How Can Seattle Live King’s Legacy?

In honor of Martin Luther King Jr. Day the Emerald posed a question to community members and local officials: How can Seattle truly live Dr. King’s Legacy? Their responses follow.

Legacies are tricky. With Dr. King’s, we tend to paint with a broad brush – highlighting his charisma yet glossing over the virtue of his persistent study and growth. Dr. King was a real person – learning and evolving until the dark day he was shot. We should recognize this growth as integral to his legacy, and hold the words and actions that shortly preceded his death as the culmination of his worldview.

By 1968, after years of fighting segregation in the South, King labored over broader systemic problems like poverty and economic injustice stating, “It’s much easier to integrate a lunch counter than it is to guarantee an annual income.” Through his work, Dr. King came to recognize that black liberation would require “forcing America to face all its interrelated flaws – racism, poverty, militarism and materialism.” Continue reading How Can Seattle Live King’s Legacy?

Non-Violence in a Violent World

by Ijeoma Oluo

This is a transcript of a speech delivered Friday, Jan. 12, at the 45th Annual Community Celebration of Martin Luther King, Jr., sponsored by Seattle Colleges, at Mt. Zion Baptist Church in Seattle.

Like many black children, I was raised with tales of the great Rev. Dr. Martin Luther King Jr. Much of that narrative — at home, in school, in television and in film — centered around Dr. King’s commitment to nonviolence in his fight for racial equality. Continue reading Non-Violence in a Violent World

Tipping the Scales: What Will the Slim Democratic Majority Mean for These Four Bills Waiting in the Wings?

by Ashley Archibald

(This article was originally published in the Jan 10 issue of Real Change and has been reprinted with permission)

A New Year, A New Legislative Session

Lawmakers returned to Olympia to kickoff a legislative marathon with a regular session on Jan. 8 that will wrap up on March 8. That gives relatively little time for legislators to get through a raft of pre-filed bills, as well as the hundreds that have languished in the House Rules committee, waiting to see the light of day in the Senate. Continue reading Tipping the Scales: What Will the Slim Democratic Majority Mean for These Four Bills Waiting in the Wings?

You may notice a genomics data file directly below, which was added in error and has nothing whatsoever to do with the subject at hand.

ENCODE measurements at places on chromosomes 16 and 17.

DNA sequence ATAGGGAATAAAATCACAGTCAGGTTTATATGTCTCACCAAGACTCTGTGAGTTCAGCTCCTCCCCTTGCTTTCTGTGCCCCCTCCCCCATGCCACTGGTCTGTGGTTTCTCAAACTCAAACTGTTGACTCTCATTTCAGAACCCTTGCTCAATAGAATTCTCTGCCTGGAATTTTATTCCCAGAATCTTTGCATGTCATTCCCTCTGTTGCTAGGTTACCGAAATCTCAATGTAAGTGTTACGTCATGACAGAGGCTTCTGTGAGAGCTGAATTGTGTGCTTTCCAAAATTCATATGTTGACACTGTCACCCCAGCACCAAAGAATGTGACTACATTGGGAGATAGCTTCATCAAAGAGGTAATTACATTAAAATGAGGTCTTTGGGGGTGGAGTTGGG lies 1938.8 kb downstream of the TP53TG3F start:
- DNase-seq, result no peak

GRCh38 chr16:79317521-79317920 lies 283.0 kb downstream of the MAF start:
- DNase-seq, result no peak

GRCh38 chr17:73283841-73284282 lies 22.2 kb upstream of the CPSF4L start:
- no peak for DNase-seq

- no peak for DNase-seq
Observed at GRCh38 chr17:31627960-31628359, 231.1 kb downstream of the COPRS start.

With Her, For Her: Reflections From a New Parent

by Zoe True

We all have priorities that pull us away from civic life. Paradoxically, it is often these very same priorities that drive us to get involved in our communities in the first place. This was certainly the case for me. My transition into parenthood in 2017 was especially emotional thanks to our country’s turmoil. But looking to 2018, and the role each of us can play, gives me hope. Continue reading With Her, For Her: Reflections From a New Parent

“Mad Bus Driver” Hosting Columbia City Theater’s Got Laffs Comedy Jam

by Gus Marshall

On Saturday, January 13 Columbia City Theater will host Seattle’s first ever “Got Laffs Comedy Jam.” The event will feature seasoned comedians coming together for a night showcasing their craft.

Randolph “Apollo” Thompson, a veteran of the entertainment industry, founded the event. His Dallas-based promotion company “Cut The Jive Entertainment” will bring some of the finest comedians from all over the country to Seattle for an evening of laughs not to be slept on by anyone calling themselves a fan of standup comedy. Continue reading “Mad Bus Driver” Hosting Columbia City Theater’s Got Laffs Comedy Jam

Creating Community: Lessons Learned In The Barbershop

by William Jackson

“What should young people do with their lives today? Many things, obviously. but the most daring thing is to create stable communities in which the terrible disease of loneliness can be cured.”—Kurt Vonnegut Jr.

While sitting in the barbershop waiting for my turn to get my hair cut, I could not help but witness the similarities a barbershop has to a classroom. Each barbershop has a barber, and patrons waiting for their opportunity to get their hair cut. Similarly, in each classroom, there is a teacher, and students waiting for the opportunity to be taught. Interestingly, while waiting for my haircut appointment, I could not help but draw the connection this experience had to classroom and community engagement. Continue reading Creating Community: Lessons Learned In The Barbershop

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